When Mayor Sharadamma broke into tears

The point is not whether she did or didn't cry, but whether it is acceptable for a minister to dictate that the disbursement of funds should satisfy his loyalists.

News reports say Bengaluru mayor Sharadamma broke into tears when minister R Ashoka threatened to cut her funds allocation unless she apportioned the amount he wanted, to his loyalists. Sharadamma has refuted this, saying that she "did not cry". The point is not whether she did or didn’t cry, but whether it is acceptable for a minister to dictate that the disbursement of funds should satisfy his loyalists, according to his whims rather than leaving it to the mayor’s discretion.

Minister R Ashoka has always had plenty to do with Bangalore’s politics. Mayor Sharadamma Ramanjaneya seen here in the centre, took charge on April 30, 2011. Her one year term ends soon. File pic: Navya P K.

Politics, clearly, is no longer about serving the public and overseeing the best use of public funds, but about buttering up one’s loyalists and supporters. The "kursi" in the corridors of power, is a means of enrichment, of self and one’s family or cronies, at the expense of the taxpayer, and to hell with scams (one unearthed per day, on average), mounds of uncleared garbage along every road (save the ones around the sacred precincts of the Vidhan Soudha or ministers’ bungalows) broken pavement slabs, rubble blocking public pathways, erratic electric and water supplies, even in middle class wards, as scorching summer heat descends upon a city that used to be considered a salubrious hill station and summer resort, till just two decades ago.

Earlier this week I was in Mumbai, and noticed how the roads were swept clean, all along south Mumbai and along the highway leading from the airport into the city, there were no unsightly rubbish heaps as in namma ooru, and the pavements were ‘walkable’, smooth surfaced and clean. Mumbai too has a large migrant population, lots of poverty, but doesn’t seem to have fallen apart the way namma ooru has. The roads were in better shape, traffic flowed better despite the city’s size and sprawl. it is a question of political will, then, and accountability.

Our city has the dubious distinction of being home to 9,600 beggars (that’s the official count, the actual figure is bound to be much higher) and a minister in the state administration is worried about ensuring that public funds go to his loyalists, rather than according to the mayor’s assessment of the city’s needs. This is the same minister who reportedly has seven gas connections at his residence, when most Bangaloreans are facing an acute problem with delayed cylinder supplies.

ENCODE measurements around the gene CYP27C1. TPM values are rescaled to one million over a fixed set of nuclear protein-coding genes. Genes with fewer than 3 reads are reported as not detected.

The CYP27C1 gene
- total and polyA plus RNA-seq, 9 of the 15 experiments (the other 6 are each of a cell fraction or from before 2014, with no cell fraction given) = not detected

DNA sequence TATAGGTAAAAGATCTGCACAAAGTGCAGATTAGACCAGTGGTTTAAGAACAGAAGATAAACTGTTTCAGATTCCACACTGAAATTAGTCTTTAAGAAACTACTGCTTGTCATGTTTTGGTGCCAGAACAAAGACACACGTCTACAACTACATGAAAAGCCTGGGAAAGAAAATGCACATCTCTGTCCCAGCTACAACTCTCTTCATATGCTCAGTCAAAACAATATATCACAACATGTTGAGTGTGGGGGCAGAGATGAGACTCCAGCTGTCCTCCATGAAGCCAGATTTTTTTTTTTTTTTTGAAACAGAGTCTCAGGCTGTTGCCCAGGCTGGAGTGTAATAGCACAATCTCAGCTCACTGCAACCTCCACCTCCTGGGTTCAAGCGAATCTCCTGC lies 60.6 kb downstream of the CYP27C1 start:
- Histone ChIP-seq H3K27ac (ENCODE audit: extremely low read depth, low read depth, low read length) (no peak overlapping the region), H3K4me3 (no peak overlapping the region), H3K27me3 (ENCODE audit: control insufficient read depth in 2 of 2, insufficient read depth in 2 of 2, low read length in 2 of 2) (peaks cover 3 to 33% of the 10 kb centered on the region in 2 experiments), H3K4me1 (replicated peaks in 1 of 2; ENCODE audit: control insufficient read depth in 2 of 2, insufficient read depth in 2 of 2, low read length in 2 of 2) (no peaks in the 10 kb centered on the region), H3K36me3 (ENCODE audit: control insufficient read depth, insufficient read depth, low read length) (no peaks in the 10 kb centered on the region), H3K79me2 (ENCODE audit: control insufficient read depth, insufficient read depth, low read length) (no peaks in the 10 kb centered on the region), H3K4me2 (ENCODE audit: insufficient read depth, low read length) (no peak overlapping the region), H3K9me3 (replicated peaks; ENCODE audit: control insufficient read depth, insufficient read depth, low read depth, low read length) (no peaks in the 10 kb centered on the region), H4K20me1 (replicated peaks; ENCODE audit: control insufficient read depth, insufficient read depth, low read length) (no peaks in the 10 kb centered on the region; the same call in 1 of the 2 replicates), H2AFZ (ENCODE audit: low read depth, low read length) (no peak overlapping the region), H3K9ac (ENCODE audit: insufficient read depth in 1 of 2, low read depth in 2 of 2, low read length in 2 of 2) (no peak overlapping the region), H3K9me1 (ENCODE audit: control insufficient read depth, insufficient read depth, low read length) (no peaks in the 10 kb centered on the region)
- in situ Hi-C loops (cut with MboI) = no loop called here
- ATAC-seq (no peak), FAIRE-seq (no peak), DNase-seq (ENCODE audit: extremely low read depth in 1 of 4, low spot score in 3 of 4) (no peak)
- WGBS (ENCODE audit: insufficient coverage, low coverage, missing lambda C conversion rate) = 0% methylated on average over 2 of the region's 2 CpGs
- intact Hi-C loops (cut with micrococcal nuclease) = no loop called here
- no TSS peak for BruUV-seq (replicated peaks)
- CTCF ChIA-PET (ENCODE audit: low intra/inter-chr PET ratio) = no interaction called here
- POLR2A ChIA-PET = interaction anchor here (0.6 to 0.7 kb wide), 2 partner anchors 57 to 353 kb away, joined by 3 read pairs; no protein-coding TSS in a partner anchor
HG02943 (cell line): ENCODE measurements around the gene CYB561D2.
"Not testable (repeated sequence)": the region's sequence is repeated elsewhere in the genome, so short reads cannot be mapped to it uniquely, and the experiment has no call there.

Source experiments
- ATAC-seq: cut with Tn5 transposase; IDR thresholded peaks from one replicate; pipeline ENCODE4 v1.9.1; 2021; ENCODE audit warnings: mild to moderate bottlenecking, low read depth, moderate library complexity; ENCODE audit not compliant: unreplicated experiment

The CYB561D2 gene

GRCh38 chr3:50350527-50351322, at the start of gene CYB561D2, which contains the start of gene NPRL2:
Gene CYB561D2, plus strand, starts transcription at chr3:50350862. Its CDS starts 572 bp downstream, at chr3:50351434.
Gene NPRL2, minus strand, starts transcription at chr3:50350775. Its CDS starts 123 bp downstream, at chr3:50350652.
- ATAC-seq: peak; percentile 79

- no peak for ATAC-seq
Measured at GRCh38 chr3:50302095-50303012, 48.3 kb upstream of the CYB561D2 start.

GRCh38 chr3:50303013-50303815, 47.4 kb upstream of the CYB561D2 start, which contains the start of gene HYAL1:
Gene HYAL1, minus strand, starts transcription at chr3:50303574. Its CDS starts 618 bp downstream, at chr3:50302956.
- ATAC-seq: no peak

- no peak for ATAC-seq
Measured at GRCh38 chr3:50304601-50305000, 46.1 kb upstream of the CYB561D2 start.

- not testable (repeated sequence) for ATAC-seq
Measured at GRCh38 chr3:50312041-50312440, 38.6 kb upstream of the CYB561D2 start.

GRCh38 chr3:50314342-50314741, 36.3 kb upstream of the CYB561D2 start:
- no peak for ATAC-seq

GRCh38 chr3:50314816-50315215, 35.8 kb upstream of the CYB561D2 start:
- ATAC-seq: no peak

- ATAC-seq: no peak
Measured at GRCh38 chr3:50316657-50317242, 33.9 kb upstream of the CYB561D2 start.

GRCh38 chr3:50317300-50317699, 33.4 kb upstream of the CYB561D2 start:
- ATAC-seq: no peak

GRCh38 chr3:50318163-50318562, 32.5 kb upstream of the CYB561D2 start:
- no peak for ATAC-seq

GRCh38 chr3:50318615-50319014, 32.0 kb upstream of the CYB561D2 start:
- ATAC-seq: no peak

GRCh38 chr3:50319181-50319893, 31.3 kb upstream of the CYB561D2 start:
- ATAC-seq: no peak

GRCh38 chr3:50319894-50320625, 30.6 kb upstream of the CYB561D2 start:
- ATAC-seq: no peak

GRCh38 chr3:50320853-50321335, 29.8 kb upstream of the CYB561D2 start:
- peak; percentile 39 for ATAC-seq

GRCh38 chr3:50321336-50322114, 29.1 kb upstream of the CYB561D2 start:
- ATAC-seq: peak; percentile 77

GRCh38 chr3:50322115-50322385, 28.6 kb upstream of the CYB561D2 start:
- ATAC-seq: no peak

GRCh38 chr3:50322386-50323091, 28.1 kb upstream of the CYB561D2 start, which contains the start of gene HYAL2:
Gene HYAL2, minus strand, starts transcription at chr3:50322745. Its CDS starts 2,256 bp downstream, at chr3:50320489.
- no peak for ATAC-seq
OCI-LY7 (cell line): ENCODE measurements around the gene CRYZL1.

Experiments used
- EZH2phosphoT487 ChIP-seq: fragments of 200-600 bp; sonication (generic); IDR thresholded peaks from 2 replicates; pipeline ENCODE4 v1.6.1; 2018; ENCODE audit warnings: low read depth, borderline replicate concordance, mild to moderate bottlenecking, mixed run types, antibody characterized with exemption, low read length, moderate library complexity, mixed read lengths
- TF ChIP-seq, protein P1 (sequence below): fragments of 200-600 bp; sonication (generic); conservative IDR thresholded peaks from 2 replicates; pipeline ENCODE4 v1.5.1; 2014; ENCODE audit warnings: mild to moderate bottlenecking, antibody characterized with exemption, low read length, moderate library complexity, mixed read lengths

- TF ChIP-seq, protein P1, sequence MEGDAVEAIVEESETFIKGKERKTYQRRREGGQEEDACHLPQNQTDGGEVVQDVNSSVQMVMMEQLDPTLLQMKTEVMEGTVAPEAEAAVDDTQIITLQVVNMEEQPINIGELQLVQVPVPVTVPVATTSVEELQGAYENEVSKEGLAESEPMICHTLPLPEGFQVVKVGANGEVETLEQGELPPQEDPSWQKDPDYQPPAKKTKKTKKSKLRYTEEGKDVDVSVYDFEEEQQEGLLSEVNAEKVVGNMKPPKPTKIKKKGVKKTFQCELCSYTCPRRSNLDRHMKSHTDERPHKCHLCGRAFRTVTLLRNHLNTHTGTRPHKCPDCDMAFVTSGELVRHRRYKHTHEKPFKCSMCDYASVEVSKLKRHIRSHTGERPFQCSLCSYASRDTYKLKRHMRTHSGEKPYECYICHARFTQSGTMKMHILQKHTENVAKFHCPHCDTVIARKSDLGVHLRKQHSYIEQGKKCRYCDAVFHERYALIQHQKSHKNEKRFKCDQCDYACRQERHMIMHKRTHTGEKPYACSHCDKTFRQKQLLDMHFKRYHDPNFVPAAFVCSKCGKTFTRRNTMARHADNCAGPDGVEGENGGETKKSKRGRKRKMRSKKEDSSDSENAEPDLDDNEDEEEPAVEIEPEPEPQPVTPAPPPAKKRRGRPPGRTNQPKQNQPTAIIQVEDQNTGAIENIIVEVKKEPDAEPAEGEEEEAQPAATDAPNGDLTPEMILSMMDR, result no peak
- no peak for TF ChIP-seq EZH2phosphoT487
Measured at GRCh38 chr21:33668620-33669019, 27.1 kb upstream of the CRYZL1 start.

The old story was about Nero fiddling when Rome was burning, the modern version in Karnataka is about politicians scrambling for power with unseemly obsession while the metropolis degenerates by the day. In the meantime, perhaps there are other Bangaloreans who are, like me, asking some questions, even if only silently:


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A five storey building tilted and caved in near Electronic City on March 13, and had to be demolished. The building "clearly violated the panchayat rule which permits only two floors in the area". The police say the building had "no plan approval by any planning authority". In that case, what were the overseeing officials doing, while the building was being raised? After all, a five storey structure does not come up overnight.

Go to any corporation office, and chances are that you will be told that the official you wish to meet is "out on inspection work". What do they inspect? Does no one check that construction does not violate sanctioned plans? How does a builder get away with such blatant and illegal violation, in full view of the public, when law abiding citizens seeking permissions and sanctions are made to run from pillar to post, even for legally correct plans?

The builder gets penalised (presumably) but what about the sanctioning authority who gets paid for not doing his duty?

In the wake of the fracas between lawyers and media persons earlier in the month, and the expose on porngate by TV representatives, we now have the BBMP reportedly deciding to "keep the media at a distance". Private TV channels are, it is being suggested, to be barred from covering legislature sessions.

In a democracy, MLAs sitting in the legislature hall are representatives of the people. Since the people, you and me, and our friends, cannot all be present to watch the proceedings and deliberations by our elected representatives, the media reports on what transpires. We have a right to know what goes on, who said what, and who did what during sessions, the expenses for which are covered by public monies – from your and my pockets.

If the media exposed politicians watching videos during session time (whether it was porn or ‘films on rape to educate themselves about the issue’, as claimed by the accused) the media did what needs to be done, in terms of vigilance and monitoring of political deliberations.

If adolescent schoolboys flip through risque pictures in magazines hidden under their desks during class, they are punished, even if they claim they were "educating themselves" about life.

Our leaders have always believed in "one law for the people, another for the politicians", whether it is breaking rules, jumping queues, or grabbing facilities out of turn, or sanctioning themselves (or their near and dear ones) land and plum contracts. ⊕

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